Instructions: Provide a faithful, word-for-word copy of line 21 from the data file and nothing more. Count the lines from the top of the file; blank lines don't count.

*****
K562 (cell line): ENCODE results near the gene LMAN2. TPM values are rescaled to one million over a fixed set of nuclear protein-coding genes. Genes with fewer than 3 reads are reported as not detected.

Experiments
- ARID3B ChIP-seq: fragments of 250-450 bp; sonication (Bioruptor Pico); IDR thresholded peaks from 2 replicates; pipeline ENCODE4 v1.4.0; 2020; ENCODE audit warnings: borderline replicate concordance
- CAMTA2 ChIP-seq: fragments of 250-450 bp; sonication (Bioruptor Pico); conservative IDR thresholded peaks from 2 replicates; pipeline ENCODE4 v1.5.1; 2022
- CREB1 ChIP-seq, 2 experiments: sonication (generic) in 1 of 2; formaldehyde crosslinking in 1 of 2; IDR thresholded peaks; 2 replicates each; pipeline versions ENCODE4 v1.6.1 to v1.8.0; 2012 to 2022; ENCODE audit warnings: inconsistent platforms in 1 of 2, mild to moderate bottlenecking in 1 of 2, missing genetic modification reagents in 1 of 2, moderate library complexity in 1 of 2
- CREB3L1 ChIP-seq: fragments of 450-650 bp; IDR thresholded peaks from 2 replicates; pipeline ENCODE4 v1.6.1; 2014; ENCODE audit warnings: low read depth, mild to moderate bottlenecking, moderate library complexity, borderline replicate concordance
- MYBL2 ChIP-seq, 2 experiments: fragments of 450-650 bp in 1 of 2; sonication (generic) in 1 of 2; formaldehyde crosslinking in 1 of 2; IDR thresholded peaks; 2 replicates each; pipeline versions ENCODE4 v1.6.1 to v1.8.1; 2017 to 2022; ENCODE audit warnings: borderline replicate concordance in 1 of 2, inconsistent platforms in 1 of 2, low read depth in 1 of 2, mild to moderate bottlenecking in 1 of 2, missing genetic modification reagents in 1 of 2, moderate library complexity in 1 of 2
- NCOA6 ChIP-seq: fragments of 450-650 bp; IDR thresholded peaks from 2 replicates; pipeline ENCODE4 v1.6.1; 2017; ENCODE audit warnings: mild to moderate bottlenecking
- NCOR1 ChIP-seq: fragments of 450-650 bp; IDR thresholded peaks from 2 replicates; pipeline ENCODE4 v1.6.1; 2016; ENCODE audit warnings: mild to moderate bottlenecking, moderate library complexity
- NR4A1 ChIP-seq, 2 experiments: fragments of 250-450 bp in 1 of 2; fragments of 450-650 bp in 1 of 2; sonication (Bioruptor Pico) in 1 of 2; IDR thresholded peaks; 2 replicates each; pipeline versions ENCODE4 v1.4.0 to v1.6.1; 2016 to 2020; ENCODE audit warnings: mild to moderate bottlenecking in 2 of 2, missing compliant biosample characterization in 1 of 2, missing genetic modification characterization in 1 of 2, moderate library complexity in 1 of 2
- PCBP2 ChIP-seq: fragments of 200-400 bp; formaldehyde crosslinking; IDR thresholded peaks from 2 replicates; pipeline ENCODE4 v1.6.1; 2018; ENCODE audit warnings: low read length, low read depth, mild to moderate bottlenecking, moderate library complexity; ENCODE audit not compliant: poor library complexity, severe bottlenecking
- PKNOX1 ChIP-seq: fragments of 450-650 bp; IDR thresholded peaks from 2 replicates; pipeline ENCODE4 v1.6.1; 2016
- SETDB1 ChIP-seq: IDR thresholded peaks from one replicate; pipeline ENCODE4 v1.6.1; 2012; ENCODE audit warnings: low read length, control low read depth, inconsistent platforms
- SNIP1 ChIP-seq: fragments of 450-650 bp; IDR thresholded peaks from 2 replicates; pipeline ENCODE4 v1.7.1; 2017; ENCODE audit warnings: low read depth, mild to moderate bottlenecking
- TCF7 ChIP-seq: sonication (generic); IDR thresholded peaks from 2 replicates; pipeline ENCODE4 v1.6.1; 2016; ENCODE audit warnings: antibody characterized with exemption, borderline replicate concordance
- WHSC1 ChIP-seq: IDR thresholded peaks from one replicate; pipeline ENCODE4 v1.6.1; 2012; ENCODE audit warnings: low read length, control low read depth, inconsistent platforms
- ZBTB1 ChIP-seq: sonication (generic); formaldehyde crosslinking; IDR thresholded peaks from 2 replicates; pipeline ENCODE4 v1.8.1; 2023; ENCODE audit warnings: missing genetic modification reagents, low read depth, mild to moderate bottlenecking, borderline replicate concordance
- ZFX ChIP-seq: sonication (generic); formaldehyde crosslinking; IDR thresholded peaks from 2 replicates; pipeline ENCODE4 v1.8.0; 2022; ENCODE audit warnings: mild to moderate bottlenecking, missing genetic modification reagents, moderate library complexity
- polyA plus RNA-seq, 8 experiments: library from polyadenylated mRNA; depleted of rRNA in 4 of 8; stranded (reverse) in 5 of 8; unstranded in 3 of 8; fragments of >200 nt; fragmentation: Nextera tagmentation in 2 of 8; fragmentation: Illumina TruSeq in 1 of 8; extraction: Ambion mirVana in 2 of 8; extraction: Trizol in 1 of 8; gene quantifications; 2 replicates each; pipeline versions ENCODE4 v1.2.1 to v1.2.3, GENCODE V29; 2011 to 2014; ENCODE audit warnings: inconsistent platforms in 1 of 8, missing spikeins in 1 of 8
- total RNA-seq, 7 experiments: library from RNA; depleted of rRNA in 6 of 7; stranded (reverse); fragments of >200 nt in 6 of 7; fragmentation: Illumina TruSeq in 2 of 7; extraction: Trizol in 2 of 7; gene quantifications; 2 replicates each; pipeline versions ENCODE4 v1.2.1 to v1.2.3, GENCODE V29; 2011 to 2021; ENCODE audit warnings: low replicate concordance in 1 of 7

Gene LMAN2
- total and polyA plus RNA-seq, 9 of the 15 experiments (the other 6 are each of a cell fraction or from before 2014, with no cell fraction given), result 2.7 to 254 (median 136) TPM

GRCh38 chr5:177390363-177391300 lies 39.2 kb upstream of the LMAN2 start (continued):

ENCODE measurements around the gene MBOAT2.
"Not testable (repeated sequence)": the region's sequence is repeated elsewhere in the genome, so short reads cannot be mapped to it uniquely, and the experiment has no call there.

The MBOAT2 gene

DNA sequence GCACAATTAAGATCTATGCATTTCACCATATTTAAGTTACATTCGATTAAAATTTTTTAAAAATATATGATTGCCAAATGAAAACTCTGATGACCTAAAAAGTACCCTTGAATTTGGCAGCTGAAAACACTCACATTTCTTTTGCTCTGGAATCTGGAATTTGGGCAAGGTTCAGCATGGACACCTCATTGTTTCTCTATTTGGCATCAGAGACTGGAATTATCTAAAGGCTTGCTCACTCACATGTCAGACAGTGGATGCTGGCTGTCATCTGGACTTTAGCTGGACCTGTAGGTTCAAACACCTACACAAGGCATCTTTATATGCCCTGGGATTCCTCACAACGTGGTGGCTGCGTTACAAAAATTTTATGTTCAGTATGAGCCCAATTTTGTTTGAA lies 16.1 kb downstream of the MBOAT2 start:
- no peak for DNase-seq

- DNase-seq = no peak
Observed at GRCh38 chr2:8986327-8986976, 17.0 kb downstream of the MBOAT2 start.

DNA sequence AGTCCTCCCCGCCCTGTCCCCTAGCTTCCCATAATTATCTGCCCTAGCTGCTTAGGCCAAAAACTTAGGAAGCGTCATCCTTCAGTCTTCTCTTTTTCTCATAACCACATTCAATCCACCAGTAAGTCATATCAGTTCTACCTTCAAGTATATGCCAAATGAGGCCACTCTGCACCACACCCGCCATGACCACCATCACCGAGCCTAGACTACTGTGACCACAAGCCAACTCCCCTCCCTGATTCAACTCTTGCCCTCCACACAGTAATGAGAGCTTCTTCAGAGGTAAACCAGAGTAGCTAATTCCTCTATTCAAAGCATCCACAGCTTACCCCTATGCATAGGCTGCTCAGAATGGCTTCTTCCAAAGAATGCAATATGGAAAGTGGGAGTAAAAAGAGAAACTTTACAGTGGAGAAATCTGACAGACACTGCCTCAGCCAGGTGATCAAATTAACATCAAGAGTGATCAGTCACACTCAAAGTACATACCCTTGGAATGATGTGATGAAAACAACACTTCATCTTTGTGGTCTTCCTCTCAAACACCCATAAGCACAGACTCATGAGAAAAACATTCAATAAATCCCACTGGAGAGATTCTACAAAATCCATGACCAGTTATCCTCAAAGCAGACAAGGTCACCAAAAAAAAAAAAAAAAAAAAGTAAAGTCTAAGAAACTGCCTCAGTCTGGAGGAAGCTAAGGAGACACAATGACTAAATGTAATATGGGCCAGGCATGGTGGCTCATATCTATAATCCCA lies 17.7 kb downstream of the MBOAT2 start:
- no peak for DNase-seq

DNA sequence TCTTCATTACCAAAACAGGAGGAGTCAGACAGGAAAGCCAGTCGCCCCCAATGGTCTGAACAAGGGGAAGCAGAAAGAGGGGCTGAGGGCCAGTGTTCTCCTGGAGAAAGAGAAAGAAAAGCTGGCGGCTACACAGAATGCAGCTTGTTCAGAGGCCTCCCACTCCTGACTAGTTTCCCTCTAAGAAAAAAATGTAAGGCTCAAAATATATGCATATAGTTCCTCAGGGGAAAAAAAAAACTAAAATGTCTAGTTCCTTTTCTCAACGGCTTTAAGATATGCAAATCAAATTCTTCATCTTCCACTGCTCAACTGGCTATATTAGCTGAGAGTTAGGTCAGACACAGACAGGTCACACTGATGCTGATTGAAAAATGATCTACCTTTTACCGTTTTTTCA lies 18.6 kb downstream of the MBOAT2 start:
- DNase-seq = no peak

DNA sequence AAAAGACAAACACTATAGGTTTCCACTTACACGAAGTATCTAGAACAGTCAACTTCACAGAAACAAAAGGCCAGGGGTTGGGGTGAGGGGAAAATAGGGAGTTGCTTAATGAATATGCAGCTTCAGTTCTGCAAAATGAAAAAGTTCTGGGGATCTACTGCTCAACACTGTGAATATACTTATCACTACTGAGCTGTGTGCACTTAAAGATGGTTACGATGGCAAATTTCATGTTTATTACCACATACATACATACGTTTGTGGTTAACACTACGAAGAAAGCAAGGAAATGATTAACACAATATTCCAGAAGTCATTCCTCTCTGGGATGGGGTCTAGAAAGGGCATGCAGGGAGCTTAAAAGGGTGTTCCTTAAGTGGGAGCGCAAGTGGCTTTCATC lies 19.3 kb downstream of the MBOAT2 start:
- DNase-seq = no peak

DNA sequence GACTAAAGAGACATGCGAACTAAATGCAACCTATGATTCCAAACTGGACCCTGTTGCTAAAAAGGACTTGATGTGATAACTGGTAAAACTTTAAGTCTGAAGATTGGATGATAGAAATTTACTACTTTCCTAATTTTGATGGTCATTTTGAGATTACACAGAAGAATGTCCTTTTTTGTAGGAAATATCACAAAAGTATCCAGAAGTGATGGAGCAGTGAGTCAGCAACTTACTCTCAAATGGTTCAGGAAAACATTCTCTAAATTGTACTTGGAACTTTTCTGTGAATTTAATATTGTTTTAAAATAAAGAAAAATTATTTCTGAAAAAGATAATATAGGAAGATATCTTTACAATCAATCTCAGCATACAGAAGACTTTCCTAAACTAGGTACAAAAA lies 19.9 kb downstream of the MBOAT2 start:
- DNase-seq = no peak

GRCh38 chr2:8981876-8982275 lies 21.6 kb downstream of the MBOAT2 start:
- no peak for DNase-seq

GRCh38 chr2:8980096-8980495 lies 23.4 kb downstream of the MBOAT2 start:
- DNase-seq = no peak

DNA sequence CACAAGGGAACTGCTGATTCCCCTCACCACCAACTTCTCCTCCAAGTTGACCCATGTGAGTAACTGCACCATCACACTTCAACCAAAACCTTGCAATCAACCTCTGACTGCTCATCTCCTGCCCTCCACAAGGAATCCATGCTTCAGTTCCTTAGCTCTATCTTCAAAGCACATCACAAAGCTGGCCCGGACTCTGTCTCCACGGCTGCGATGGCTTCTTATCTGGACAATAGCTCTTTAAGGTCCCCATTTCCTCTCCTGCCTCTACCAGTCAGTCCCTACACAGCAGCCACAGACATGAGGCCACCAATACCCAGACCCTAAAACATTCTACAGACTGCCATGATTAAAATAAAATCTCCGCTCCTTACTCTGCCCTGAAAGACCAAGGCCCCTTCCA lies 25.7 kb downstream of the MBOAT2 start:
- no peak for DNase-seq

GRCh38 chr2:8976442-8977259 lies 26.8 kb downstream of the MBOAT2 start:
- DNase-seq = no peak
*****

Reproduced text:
Gene LMAN2